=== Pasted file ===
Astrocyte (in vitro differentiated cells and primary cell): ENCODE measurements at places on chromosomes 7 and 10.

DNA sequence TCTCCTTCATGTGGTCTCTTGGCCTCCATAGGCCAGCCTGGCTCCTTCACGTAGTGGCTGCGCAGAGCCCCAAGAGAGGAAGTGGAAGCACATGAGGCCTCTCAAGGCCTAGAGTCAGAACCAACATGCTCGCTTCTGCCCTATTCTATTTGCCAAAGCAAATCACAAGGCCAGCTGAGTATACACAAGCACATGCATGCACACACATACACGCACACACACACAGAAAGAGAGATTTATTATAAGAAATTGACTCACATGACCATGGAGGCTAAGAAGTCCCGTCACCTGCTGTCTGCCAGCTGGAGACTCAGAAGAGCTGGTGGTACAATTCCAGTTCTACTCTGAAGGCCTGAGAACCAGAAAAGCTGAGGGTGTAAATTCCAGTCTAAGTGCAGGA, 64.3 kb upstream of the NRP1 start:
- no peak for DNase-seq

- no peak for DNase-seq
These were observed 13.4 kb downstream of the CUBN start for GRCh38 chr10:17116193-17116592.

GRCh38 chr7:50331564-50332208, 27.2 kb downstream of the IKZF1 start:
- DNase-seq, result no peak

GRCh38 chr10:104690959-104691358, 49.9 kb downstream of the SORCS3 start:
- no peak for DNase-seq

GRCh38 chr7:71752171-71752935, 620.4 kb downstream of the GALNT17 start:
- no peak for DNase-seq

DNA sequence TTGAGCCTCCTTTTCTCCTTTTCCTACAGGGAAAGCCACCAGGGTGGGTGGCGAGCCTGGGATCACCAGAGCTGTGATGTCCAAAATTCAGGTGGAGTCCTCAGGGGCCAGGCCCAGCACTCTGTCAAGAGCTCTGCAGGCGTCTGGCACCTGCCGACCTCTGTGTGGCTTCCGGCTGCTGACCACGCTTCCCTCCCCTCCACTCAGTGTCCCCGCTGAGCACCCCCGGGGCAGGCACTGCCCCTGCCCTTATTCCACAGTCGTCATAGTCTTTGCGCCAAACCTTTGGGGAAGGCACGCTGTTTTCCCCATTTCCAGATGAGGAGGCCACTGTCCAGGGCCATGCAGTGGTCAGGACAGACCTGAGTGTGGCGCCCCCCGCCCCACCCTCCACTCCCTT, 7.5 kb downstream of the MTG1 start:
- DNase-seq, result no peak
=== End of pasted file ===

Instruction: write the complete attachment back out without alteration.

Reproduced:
Astrocyte (in vitro differentiated cells and primary cell): ENCODE measurements at places on chromosomes 7 and 10.

DNA sequence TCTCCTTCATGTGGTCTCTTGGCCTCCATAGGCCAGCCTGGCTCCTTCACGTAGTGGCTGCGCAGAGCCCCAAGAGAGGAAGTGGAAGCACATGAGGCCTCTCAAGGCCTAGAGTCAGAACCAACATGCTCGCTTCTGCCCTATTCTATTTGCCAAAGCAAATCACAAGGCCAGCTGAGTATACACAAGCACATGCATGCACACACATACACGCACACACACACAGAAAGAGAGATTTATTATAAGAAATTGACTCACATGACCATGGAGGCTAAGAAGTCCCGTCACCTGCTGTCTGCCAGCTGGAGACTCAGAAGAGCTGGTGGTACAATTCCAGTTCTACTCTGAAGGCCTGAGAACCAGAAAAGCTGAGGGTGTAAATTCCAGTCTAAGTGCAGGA, 64.3 kb upstream of the NRP1 start:
- no peak for DNase-seq

- no peak for DNase-seq
These were observed 13.4 kb downstream of the CUBN start for GRCh38 chr10:17116193-17116592.

GRCh38 chr7:50331564-50332208, 27.2 kb downstream of the IKZF1 start:
- DNase-seq, result no peak

GRCh38 chr10:104690959-104691358, 49.9 kb downstream of the SORCS3 start:
- no peak for DNase-seq

GRCh38 chr7:71752171-71752935, 620.4 kb downstream of the GALNT17 start:
- no peak for DNase-seq

DNA sequence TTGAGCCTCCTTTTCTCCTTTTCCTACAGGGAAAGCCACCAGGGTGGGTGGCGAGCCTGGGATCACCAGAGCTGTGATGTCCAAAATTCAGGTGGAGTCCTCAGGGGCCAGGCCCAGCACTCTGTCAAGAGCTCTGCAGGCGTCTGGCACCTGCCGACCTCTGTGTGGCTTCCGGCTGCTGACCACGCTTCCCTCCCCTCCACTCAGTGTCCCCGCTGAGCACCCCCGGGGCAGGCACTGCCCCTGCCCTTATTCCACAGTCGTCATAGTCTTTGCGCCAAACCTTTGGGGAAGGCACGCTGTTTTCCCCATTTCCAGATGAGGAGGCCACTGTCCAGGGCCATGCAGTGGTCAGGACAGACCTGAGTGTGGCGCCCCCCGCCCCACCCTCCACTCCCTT, 7.5 kb downstream of the MTG1 start:
- DNase-seq, result no peak